In our last post, we went over two big reasons why social media is not the answer to study-specific recruitment. But social media does have value in the clinical research space.
Now we’ll name 3 challenges that clinical research sites face and detail how social media can aid in overcoming those challenges. After discussing these challenges, you’ll see that while social media is not the solution to your recruitment woes, it can help you bolster existing recruitment efforts. In addition, social media can help you develop relationships with CROs.
1. Increasing Visibility
As a quick exercise, I want you to hop over to Google and type in “clinical trials” with your city name. Ignore the ads for today. What do you see in the search results?
If your site is not visible in these results, here is something to consider: 95% of non-branded natural clicks come from the first page of search results. And approximately 56% of clicks go to the very first result in rankings, tapering drastically as you go down page one.
So if your site is positioned unfavorably, you lose a free opportunity to communicate with patients already interested in clinical trials. And you’re also less visible to CROs or investigator database companies using search engines to locate sites.
I have some suggestions to increase rankings visibility, but since social media is the topic of this post, we’re just focusing on that piece of it. The relationship between social media and search engine optimization (SEO) is symbiotic, and many search engine experts argue that social media is the future of SEO. A strong social media presence can help you rank competitively in the search engine results and increase your overall visibility.
The more original content you put out via a blog, Facebook, Twitter, YouTube, and other social media sites, the more likely patients or CROs will find you. And the best part about producing valuable content and putting it out there for consumption is that you can continue to reap the SEO benefits for years.
2. Building Awareness & Engagement
Research consistently shows that a big challenge to clinical trials is lack of awareness. And for patients aware of clinical trial opportunities that have chosen not to participate, misconceptions are common. The solution, of course, is education. Unfortunately, it can be a challenge to reach people in order to provide that education.
Social media’s strengths, which include promoting engagement, conversations, and relationships, present a new opportunity for clinical trials education. Research professionals can now leverage a communications medium conducive to building awareness about clinical trials, dispelling misconceptions, and removing some mystery surrounding a potentially intimidating process.
Social media can also be used to build brand awareness for your research site, thus attracting interest from CROs and sponsors. A website can be helpful in introducing yourself to sponsors and CROs, but social media is a superior medium for giving your brand some additional dynamism, personality, and humanity.
And that additional brand awareness is what will help you stand apart from other sites with similar qualifications. Yes, CROs will want to know details like the temperature of your freezers, but they are also looking for clues about the daily operations and culture of your site. And that is insight a social media presence will provide.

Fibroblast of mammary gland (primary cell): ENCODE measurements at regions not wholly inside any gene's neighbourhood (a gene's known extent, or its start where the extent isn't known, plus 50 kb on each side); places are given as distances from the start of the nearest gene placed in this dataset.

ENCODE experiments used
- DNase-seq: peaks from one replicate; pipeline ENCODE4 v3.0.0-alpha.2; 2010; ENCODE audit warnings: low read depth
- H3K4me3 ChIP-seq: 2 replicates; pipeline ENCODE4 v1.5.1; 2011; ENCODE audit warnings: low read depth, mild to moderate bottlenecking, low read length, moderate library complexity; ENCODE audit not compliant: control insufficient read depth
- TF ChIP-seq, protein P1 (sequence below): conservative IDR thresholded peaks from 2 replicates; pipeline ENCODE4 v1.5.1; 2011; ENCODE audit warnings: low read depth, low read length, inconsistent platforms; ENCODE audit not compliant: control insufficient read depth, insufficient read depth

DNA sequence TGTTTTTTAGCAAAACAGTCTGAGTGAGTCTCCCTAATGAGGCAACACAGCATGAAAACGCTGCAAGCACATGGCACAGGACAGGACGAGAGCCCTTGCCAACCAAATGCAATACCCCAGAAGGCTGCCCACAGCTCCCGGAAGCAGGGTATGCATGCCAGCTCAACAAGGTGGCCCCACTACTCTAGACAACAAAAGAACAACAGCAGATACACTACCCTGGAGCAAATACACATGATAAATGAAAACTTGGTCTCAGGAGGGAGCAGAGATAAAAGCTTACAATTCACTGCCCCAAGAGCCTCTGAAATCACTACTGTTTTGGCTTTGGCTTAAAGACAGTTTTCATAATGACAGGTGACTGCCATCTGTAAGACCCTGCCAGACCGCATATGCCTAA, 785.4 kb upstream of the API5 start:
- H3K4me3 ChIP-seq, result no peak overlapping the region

3. Inspiring Trust & Building Rapport
Your research staff may have the best of qualifications and accomplishments, but lengthy CVs alone will not get the respect of patients or attract new studies. You need a better way to demonstrate your site’s expertise and establish rapport, thus cementing yourself as a trusted authority and partner for both patients and CROs.
Use social media to share your knowledge, interact, and be helpful. Not only will the information be appreciated, but your engagement will also demonstrate expertise and build relationships. A strong social media presence provides new potential patients with a reason to trust you and it strengthens your relationship with existing patients.
You can also reap the benefits of social media in your relationships with CROs and sponsors. Sponsors invest a huge amount of time, money, and other resources in each study they conduct, so it’s no surprise that they take site selection very seriously. And as you know, the site selection process involves a whole host of procedures and questions designed to ensure that you will be a trusted research partner.
Use your social media profiles to demonstrate your understanding of clinical research and expertise within a particular therapeutic indication. By developing a solid social media presence, you can establish yourself as a knowledgeable and trusted research partner.
In short, social media can help you increase visibility, build awareness and engagement, and inspire trust and rapport with patients and CROs alike. But please beware.
Social media is not the space to be overly self-promotional or pushy. If you have plans to excessively promote your newest study, you will find that very few people want to listen. But if you provide value to others, your results will be much more impressive.
Don’t get me wrong. It is perfectly acceptable to tweet an IRB-approved ad for a study on occasion. But these types of messages should comprise no more than 20% of your social media communication.
Certainly, there’s more to social media than observing this rule, but it is by far the most important. If your social media presence provides value to others, you will be well on your way to building important relationships with both patients and CROs.
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